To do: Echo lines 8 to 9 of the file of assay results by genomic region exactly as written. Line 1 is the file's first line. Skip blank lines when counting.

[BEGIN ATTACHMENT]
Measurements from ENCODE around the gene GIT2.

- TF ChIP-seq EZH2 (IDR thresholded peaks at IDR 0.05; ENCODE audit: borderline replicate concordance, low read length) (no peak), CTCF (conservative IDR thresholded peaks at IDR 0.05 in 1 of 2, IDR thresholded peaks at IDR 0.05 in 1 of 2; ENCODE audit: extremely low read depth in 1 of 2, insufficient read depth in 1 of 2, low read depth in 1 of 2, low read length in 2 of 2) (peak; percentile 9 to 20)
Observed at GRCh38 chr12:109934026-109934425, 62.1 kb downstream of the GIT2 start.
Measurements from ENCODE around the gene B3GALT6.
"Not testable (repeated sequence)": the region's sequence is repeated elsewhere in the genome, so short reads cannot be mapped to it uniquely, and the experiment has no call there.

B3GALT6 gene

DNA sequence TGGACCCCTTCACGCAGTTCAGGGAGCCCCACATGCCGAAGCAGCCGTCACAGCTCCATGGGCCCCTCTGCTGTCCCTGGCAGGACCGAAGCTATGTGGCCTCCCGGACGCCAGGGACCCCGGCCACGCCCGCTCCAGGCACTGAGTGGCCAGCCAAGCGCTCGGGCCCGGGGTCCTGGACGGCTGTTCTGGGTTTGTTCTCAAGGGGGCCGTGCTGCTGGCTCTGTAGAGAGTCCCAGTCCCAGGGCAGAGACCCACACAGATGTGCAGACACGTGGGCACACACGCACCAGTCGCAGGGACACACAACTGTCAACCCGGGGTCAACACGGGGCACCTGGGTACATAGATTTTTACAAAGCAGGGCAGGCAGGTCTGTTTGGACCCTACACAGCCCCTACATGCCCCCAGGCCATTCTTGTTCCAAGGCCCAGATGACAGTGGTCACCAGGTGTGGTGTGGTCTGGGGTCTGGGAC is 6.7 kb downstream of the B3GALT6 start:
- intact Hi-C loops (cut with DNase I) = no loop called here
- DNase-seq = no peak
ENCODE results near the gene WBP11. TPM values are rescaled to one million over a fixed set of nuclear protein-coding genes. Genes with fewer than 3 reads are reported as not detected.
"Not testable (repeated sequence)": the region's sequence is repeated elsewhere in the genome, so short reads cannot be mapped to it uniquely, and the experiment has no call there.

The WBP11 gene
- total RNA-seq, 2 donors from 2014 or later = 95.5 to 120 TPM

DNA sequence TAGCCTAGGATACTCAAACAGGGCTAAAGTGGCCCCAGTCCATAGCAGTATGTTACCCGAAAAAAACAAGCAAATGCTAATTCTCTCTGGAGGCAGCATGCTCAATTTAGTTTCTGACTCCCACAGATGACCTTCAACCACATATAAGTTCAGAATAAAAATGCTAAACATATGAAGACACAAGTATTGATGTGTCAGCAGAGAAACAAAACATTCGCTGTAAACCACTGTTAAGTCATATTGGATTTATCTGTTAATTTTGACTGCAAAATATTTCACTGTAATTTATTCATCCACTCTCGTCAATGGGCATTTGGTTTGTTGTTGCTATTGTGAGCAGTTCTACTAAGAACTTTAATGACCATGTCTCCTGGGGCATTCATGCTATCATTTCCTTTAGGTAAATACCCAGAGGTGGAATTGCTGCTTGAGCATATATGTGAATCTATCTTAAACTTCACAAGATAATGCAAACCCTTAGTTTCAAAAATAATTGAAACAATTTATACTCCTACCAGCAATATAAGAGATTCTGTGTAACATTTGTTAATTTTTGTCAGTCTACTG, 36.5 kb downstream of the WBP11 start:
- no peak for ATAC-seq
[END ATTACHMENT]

- intact Hi-C loops (cut with DNase I) = no loop called here
- DNase-seq = no peak